Many may think that they do not need the grand, old story of ancient Christianity. Instead they are somehow satisfied with their own, dare I say, little stories.

 Or are they? On the surface perhaps. But when you get any one of them alone and listen carefully, I expect that you will hear - what I tend almost always to hear - which is, that they do not feel themselves to be a part of any inspiring and fulfilling, grand drama or story.

 They say, after you've listened for a while: 'I'm missing something.' And even stronger than that: 'I’ve always been missing something, but have never really done anything about it.'

 They go on: 'I think I’ve felt that any effort would get me nowhere anyway. So I just don’t ask the big and hard questions. I’ve let them go for years now.' 

 And, if the rapport is really good, you may well hear about their long term inner ache, and the restlessness and meaninglessness they live with. As someone said to me, in a kind of summation of this unresolved angst: 'I wake up every morning saying to myself: 'Is this all there is?' 

 It’s a great question, especially when asked earnestly from the depths. It’s a question worth pursuing. A question to stay with, no matter what.

 Many do not really feel a part of a Divine drama. But now, the all too common feeling is that such a sense of participating in a spiritual journey or adventure was some kind of fantasy of the past, and no longer possible in our day and age.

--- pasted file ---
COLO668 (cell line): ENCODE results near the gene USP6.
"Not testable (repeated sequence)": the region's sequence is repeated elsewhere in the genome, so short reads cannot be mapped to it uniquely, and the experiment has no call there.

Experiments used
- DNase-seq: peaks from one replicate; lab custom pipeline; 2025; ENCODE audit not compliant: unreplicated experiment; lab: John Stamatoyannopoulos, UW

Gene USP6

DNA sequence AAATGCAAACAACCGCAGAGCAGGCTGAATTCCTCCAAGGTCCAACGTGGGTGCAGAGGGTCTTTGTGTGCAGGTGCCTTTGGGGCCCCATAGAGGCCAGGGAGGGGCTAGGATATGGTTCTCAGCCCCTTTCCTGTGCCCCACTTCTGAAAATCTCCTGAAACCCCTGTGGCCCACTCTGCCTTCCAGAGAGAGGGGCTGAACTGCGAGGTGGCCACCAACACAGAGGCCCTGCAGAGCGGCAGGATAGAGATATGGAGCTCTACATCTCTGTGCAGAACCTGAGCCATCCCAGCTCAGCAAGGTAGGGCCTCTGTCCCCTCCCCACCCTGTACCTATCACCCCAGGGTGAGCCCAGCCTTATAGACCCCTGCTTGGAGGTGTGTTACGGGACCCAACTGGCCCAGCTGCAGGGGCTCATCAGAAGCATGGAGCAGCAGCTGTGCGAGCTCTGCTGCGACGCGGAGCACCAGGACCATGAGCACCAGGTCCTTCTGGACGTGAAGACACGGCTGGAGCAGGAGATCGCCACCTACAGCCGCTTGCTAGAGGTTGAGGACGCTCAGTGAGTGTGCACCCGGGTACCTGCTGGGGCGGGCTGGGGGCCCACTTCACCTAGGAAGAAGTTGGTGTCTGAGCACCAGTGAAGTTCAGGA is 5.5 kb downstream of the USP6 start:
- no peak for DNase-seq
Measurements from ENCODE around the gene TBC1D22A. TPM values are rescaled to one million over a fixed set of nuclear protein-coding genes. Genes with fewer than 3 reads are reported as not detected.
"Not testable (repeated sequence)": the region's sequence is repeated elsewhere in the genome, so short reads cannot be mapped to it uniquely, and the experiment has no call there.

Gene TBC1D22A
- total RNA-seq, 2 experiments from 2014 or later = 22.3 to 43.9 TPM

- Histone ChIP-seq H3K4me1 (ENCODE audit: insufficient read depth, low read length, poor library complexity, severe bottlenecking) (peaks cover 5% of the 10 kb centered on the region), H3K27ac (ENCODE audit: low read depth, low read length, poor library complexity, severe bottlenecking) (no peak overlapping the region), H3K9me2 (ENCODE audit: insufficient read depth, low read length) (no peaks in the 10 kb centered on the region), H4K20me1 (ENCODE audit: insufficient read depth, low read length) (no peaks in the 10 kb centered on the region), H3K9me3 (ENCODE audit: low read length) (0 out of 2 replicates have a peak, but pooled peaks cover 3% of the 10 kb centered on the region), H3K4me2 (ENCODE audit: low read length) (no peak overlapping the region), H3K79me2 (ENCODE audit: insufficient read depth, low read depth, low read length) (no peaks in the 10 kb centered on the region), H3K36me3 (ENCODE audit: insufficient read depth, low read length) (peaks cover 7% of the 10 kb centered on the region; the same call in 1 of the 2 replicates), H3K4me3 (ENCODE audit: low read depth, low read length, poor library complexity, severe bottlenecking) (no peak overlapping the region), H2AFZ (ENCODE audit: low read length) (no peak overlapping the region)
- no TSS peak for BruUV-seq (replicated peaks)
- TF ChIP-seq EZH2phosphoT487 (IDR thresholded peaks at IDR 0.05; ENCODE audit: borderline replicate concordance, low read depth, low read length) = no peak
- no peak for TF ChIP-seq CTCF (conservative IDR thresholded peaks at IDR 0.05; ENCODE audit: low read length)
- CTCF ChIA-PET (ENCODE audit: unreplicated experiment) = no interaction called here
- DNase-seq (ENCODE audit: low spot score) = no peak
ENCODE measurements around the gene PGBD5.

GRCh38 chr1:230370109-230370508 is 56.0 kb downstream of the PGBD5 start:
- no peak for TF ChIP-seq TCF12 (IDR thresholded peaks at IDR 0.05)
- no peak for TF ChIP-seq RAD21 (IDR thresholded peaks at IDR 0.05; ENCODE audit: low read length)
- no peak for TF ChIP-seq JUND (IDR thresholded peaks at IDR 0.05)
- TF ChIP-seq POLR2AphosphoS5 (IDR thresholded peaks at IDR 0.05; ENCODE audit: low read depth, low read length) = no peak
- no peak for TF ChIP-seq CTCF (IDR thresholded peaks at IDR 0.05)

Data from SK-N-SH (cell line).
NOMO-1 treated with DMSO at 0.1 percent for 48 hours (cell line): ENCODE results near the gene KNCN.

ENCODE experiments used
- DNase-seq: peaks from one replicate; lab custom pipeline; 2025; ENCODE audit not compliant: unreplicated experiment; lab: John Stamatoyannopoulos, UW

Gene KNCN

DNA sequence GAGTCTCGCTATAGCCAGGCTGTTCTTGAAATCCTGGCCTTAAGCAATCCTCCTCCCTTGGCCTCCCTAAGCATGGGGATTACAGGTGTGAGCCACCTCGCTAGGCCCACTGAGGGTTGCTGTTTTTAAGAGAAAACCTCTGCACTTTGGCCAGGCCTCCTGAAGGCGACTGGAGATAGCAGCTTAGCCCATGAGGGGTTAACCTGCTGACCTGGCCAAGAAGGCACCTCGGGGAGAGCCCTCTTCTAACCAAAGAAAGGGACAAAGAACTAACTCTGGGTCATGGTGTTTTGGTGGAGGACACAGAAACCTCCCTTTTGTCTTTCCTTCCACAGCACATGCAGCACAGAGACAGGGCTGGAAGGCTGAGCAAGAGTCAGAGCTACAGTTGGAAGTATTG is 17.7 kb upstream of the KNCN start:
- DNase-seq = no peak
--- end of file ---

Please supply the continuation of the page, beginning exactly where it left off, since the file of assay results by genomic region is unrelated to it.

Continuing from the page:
The feeling is that we have grown beyond it. We think we have come a long way!

 I think rather that we have lost our great hopes and ideals and are, as a culture, spiritually regressing - fast and hard.  

 So many have now lost any sense of coherence with a meaningful whole. And have therefore fallen back on making up their own little, sometimes pathetic, stories to keep themselves afloat. 

 The often repeated mantra is that they are working at getting it together, but without any transcendent, soul supporting, reference point. 

 So there is on display, almost everywhere, the tendency to flounder around in a wasteland of mere good times and mind-numbing and soul destroying diversions.

 We are seeing all around us the tragic results because the old story is no longer believed and celebrated. 

 With no story to tell and no song to sing, there is widespread spiritual impoverishment.

 The fact is that without the sense of God’s love as a sustaining and guiding force in my life, I am adrift in a world that finally is not about anything.

 Thus we need that old, old story. It gives us a song to sing with our whole hearts. 

 In my junior year at university, I was sitting in a Baptist church pew in Victoria, British Columbia, with a new girlfriend when the congregation began to sing: “My Song is Love Unknown. My Saviour’s love for me. Love to the loveless shown that we might lovely be.” 

 I was about to experience the shock of my life, for the new girlfriend turned to me, just as I turned to her, as together we exclaimed: “That’s my favourite hymn!” 

 Well, I tell you, that is love! And that level of connection was it for me. The girls’ name was Wendy. She was not only cute and bright, but loved my favourite hymn! 

 Cute, bright and spiritual to boot - quite the package! I knew then that sitting next to me in that pew was marriage material. My search for a life partner was over. 

 That ancient story of God’s love for the loveless, and for those like us who were, in our early twenties, full of a deep yearning for God, was the deep grounding for why we came together. 

 The reaffirmation of it over the years has lifted our spiritswarmed our heartspricked our consciences and sharpened our thinking

 What we most deeply share together is that sense of participating in that grand narrative that created the wondrous hymn: 'My Song is Love Unknown, my Saviour’s love for me.

 We have together therefore a story to share and a song to sing.   

 The primary task in our marriage is to help each other to stay in the center of this story and its music.